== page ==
Happy Friday! Do you like how we're avoiding those health care cliches when we bring you the news? Like, "the GOP health care bill is on life support"? Or, "the patient is crashing"? Or, "do no harm"? You're welcome.
That was almost an amazing health care comeback
So it looks like winning the Freedom Caucus wasn't really enough to bring the Republican health care bill back to life. House GOP leaders are still going to need some moderates, and they're probably going to have to give them something, and the search is on for that "something." Until then, don't expect the House to call the vote, because they don't want to fall on their face again.
Bottom line: No vote this week, House Majority Leader Kevin McCarthy told reporters after a leadership meeting last night. A GOP aide said they're "trending in a decent direction but no need to rush."
How short? Plugged-in lobbyists tell Caitlin Owens Republicans appear to be short somewhere around 15 votes. CQ-Roll Call said that at least 18 Republicans were solid "no" votes, not counting undecideds. Republicans can only lose 22 of their members.
What they're saying: The holdouts are mainly worried about weakening coverage for sick people. Rep. Ryan Costello of Pennsylvania: "Protections for those with pre-existing conditions without contingency and affordable access to coverage for every American remain my priorities for advancing healthcare reform, and this bill does not satisfy those benchmarks for me."
How you know they're short: House Speaker Paul Ryan was still in we'll-vote-when-we're ready mode yesterday: "We want to go when we're ready to go."
What's next: Caitlin reported that Republicans are talking about adding more money for high-risk pools to win support from the moderates.
Price concerns aren't hurting drug industry profits
President Donald Trump's rhetoric around price controls and public outrage over high drug costs have forced the industry to ease up on drug price increases. So does that mean the drug industry will lose a lot of money? Not really, Bob Herman reports. First-quarter reports show many of the largest pharmaceutical companies increased their profits compared with the same period last year.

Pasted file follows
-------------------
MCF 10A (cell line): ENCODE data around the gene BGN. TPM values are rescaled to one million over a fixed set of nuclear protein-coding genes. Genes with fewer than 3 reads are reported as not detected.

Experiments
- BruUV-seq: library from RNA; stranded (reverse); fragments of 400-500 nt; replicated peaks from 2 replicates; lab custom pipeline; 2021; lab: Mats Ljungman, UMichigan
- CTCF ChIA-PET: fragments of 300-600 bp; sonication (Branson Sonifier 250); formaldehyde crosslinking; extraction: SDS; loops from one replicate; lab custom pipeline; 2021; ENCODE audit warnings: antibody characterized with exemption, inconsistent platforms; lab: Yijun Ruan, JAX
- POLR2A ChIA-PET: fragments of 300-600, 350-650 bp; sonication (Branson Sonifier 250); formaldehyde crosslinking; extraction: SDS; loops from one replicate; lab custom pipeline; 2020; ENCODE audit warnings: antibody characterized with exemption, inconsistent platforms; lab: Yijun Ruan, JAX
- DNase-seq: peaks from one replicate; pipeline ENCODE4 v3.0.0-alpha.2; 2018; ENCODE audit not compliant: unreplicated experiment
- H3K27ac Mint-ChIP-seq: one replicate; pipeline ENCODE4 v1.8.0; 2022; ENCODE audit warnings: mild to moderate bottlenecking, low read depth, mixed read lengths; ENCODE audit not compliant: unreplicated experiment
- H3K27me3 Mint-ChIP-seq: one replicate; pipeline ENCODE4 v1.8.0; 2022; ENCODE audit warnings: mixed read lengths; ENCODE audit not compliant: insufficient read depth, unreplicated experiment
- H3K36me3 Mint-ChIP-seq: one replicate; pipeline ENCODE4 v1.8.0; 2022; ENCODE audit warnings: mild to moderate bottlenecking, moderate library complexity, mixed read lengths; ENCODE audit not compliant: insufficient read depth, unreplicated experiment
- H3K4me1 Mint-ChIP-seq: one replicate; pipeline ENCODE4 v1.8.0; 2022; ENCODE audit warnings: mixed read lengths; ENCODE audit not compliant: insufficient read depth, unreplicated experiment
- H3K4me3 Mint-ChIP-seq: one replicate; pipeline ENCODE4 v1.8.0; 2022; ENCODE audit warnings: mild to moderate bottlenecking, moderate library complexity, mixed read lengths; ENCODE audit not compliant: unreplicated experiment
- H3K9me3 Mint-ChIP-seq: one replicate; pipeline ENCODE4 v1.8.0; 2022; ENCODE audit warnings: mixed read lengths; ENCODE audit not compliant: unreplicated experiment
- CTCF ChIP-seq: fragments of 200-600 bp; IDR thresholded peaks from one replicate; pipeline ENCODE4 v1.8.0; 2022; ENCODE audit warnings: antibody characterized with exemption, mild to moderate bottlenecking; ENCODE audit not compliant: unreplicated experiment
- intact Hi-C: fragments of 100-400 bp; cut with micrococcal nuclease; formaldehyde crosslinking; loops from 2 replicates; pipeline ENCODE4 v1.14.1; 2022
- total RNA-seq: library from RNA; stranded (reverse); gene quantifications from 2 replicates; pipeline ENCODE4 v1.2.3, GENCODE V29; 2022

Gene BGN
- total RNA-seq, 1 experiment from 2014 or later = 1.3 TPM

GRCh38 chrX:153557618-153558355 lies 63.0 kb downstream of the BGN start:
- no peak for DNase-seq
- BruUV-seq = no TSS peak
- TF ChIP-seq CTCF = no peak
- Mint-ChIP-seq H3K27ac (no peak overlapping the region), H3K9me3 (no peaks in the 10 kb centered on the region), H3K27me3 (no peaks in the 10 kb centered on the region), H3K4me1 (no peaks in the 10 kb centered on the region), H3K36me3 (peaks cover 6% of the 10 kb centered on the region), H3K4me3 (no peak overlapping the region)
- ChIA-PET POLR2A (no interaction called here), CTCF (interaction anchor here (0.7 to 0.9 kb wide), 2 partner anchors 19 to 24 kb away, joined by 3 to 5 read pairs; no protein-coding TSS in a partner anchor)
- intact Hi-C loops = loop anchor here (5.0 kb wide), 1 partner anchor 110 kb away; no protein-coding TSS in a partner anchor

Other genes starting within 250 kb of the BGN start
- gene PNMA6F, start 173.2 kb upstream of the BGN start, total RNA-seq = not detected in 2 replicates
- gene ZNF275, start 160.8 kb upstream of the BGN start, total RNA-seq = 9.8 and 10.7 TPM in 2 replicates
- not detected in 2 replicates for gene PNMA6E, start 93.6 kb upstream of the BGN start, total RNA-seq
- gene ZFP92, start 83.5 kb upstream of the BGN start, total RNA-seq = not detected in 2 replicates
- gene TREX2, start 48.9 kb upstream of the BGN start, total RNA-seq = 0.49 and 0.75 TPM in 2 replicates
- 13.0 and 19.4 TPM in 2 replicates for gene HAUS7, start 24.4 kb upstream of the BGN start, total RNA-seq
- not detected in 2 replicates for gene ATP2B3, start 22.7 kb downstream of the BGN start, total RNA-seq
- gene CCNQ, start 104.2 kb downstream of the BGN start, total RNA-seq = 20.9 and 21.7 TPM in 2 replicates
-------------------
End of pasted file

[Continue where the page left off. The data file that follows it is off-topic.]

Sales of some drugs lagged, but companies still hiked list prices by high single digits — well above general inflation. Read Bob's story here, including a sampling of the major pharmaceutical firms that reported higher first-quarter earnings this week.
Ryan's bold promise on pre-existing conditions
Pretty sure you're going to see this clip a lot if the House health care bill passes: Paul Ryan promised yesterday that "People will be better off with pre-existing conditions under our plan." Why? He didn't really talk about what's concerning all of the critics — the state waivers that would let insurers charge higher rates to some sick people. Instead, he talked about how many more health insurance options everyone would have.
But Ryan also talked about high-risk pools, and how the GOP bill would improve on past programs by adding federal funds on top of state funds. And he said the high-risk pool in his home state of Wisconsin was "pretty darned good" in pre-Affordable Care Act days.
Bottom line: He thinks the solution is to subsidize people with health problems directly "so that everybody else doesn't have to bear those costs in their insurance pools."
About Wisconsin: The one quote that that sums up the state's high risk pool, from the Wisconsin State Journal's deep dive in February: "It worked well for 21,000 people," Donna Friedsam, health policy programs director at UW-Madison's Population Health Institute, said. "But it did not solve the problem of getting most of the people in our state connected to affordable coverage."